Interview: Let's Go To Prison's Chi McBride

Let's Go to Prison was not screened for critics, so we actually had to find out basic character details from the cast. The trailers show Chi McBride seducing poor, falsely accused Will Arnett in his prison cell. But McBride assured us there's more to his part than funny rape.

"The guy is the head of one of the gang factions in the prison so a lot of people have to answer to him," said McBride. "It's really about this guy, Nelson [Arnett], understanding that having a lot of money doesn"t mean anything once all that's taken away from you and you"re put into a different set of rules and a different hierarchy. It's about his coming to grips with that but mostly it's a comedy, man. It's a thing for you to sit down and just laugh out loud at. If you"re into this kind of humor, it's going to be fantastic for you to watch."

So maybe it's not McBride's Shawshank redemption. "I don't know if I"ll be redeemed for it but there's definitely a Shawshank," he joked.

Though the trailers are already playing up the reluctant man on man romance, McBride suggests that it may not be uncomfortably graphic. "It's the implications that you play. It's the nature of a relationship and you just treat it like anything else. You treat it like if it was a girl. We"re actors so our job is to play the role and make you believe it. Again, mostly in the implications are what you play and that's what makes it real."

Maybe this film isn"t about specifics. McBride doesn"t even know what his character was in the slammer for. "I never found out but if he got out, obviously it wasn"t too bad. I would assume it was for some sort of assault I would imagine. But no lives were lost in the making of this movie."

Known on television for his dramatic work, McBride is actually a natural comedian. Every few years, he has to remind Hollywood. "That's the funny thing about this business. I started out doing nothing but comedy. The first time I had a chance to do something dramatic was for a thing I did on HBO with the Hudlin brothers, and the first thing everybody said was, "He can"t do drama." So after I did that and as the course of my career continued and I ended up doing Boston Public, we were getting ready to do Undercover Brother and Malcolm Lee pitched me to the producer, Brian Grazer, like "Oh yeah, Chi McBride, he's a great actor. I watch Boston Public every week. He's not funny." So you go back and forth re-educating people about what it is that you do. I don"t like to be in any kind of a box or pigeonhole, whatever people are calling it these days. I try to choose what I"m going to do based on the material. If it moves me then I want to get down with it. If not, then I pass on it. I don't think I have any experiences, maybe one, where I did it for any other reason."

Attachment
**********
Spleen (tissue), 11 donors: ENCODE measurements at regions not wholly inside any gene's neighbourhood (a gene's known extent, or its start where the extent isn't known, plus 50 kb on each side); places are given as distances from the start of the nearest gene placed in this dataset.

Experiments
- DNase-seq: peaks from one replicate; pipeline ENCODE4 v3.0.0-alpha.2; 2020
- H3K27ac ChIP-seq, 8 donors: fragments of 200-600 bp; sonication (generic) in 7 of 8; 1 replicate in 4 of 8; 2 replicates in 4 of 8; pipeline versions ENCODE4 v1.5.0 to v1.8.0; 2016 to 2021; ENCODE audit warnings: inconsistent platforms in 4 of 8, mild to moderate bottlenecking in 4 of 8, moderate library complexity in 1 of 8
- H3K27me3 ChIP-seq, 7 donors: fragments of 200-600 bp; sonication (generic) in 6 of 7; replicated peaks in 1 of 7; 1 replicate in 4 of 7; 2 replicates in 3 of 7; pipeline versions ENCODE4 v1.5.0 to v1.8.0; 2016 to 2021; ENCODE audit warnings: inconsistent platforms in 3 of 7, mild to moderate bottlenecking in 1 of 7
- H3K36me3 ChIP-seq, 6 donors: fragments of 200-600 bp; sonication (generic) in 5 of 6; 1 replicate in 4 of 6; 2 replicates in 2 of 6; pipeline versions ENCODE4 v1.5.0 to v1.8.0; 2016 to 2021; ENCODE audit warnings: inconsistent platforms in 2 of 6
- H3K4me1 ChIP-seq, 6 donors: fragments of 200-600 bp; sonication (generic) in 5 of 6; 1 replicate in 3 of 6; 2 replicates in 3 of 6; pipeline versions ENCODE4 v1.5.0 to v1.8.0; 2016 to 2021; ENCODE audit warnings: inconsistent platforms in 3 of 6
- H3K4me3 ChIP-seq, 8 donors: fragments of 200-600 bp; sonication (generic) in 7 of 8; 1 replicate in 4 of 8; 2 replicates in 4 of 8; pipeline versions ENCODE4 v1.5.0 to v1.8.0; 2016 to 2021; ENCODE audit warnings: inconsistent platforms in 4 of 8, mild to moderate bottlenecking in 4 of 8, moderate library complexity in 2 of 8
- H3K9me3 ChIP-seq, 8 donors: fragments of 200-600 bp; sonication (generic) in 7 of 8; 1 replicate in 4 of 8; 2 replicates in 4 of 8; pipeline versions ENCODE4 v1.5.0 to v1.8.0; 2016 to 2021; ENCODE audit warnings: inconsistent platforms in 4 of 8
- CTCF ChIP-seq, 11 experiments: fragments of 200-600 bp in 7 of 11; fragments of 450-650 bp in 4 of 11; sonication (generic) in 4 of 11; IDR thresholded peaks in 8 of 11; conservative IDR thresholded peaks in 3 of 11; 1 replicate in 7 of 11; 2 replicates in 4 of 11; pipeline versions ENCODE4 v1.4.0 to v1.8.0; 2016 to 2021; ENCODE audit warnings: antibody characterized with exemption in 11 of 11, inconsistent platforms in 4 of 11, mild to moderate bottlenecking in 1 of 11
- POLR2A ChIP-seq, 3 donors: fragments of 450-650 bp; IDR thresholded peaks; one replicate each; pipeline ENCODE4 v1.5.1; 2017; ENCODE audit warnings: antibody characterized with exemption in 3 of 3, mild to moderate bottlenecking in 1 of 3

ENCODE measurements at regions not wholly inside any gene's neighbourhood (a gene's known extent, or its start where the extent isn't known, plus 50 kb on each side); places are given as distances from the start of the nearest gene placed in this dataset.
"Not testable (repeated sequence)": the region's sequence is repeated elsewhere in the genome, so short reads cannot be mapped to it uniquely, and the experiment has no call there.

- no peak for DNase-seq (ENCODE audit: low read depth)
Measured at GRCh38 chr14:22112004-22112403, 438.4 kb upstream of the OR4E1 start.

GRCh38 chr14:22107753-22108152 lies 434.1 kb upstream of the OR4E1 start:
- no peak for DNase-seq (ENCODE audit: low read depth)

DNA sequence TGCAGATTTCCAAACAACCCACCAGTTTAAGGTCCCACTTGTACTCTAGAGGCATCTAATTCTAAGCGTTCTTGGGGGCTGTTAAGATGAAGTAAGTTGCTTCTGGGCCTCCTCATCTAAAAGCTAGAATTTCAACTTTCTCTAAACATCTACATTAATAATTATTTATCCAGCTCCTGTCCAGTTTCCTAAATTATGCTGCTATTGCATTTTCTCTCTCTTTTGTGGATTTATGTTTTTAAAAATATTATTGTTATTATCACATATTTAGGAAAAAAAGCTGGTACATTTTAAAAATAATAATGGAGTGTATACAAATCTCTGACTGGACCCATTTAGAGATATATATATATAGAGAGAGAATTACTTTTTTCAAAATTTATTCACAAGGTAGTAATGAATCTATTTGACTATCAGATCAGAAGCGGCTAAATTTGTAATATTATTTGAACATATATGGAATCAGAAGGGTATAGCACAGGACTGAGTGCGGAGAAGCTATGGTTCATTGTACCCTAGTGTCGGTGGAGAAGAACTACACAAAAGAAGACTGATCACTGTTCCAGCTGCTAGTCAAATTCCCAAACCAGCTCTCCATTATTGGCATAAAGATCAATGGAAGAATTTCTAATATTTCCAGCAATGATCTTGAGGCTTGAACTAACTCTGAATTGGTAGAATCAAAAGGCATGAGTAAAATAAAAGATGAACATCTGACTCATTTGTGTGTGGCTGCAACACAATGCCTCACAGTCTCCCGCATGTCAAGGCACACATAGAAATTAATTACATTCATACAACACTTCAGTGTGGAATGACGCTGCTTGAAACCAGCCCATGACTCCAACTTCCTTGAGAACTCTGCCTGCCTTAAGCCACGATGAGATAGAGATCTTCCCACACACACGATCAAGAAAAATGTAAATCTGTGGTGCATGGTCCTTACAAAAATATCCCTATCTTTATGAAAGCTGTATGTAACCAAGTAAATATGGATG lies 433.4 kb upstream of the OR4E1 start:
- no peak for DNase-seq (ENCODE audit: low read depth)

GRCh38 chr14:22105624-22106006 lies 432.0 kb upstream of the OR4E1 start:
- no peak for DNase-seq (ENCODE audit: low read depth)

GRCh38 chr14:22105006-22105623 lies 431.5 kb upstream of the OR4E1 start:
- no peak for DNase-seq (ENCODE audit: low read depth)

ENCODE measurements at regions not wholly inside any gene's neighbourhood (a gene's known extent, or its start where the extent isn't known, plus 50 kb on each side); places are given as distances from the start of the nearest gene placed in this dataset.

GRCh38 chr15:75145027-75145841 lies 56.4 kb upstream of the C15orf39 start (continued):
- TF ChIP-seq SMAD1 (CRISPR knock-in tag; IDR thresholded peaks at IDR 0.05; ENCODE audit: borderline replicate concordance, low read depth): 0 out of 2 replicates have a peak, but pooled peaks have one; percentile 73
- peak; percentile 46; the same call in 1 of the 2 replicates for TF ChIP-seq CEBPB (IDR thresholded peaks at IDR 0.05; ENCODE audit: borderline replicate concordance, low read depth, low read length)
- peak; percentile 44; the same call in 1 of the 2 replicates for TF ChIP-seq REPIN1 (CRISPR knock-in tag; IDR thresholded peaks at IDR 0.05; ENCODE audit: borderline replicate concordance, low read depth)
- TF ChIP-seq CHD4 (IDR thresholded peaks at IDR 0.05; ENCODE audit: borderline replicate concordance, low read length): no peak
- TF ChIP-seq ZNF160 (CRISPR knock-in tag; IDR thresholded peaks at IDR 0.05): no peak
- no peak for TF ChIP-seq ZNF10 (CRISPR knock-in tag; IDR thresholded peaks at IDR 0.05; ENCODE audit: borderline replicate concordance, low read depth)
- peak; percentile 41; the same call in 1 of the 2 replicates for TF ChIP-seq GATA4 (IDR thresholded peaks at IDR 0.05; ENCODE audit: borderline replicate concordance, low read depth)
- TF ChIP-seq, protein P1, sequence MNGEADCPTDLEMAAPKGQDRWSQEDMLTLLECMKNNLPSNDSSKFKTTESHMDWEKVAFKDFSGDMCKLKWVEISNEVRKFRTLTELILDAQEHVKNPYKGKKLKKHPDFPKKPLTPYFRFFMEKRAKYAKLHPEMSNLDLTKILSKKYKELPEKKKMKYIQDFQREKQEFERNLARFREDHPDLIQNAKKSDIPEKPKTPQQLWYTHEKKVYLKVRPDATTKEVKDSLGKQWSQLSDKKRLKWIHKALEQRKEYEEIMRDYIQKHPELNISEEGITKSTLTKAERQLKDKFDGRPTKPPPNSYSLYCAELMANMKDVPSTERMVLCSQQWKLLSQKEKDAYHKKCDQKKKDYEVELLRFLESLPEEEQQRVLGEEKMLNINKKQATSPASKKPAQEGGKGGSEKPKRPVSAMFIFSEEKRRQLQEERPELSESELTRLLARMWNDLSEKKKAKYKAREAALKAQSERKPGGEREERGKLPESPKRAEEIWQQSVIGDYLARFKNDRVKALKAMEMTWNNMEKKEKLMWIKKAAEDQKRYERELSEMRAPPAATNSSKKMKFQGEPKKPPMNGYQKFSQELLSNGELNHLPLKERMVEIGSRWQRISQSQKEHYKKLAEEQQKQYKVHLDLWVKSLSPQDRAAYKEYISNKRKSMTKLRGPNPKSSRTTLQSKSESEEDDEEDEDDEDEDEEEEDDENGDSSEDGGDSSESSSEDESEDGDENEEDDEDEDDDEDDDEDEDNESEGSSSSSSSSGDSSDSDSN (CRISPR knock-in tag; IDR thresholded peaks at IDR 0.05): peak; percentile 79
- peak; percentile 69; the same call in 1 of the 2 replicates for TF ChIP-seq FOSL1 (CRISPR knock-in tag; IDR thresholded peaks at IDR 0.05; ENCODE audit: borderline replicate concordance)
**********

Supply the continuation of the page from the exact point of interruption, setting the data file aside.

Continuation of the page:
It's also easy for McBride to bounce between genres because he doesn"t get all actor-y about the drama either. "I"m not one of these actors who if I"m playing a cop, I go ride along with homicide detectives. I"m not getting my ass shot off to do a movie, man. A lot of it is if that's their process, that's their process. It's not for me. For me, it's all pretend. I guess there's a fair amount of preparation I guess, but I always think the realer it is, the funnier it is. That's why I choose those kinds of comedies. The realer you play it, when you try to make it funny, it's never funny to me."

The Nine continues to showcase McBride's talents, including his chameleon-like powers. "I was able to transform myself as a character and oftentimes when you start talking to producers about using wigs and moustaches and glasses and all that stuff, they freak out. Hank and K.J. to their credit have been right on board with me since the beginning. From the time they offered me this show, I knew how I wanted this character to look. They enabled me to create this character that I could really just kind of hide behind and that mostly is the creative thing. It really is so satisfying. I look different than I"ve ever looked and I think that I"m doing some of the most creative work that I"ve done since I"ve been on television. For that I"m really, really grateful. It's great to do a character like this, because while I was doing this, I had to do some reshoots for Prison and I had to do some stuff on The Brothers Solomon which I like working with this director, Bob Odenkirk so much I did another picture with him. But doing The Nine has been just creatively so rewarding. Every actor wants to be able to find a character that they can just melt into and it doesn"t look like them."

Let's Go to Prison is now playing.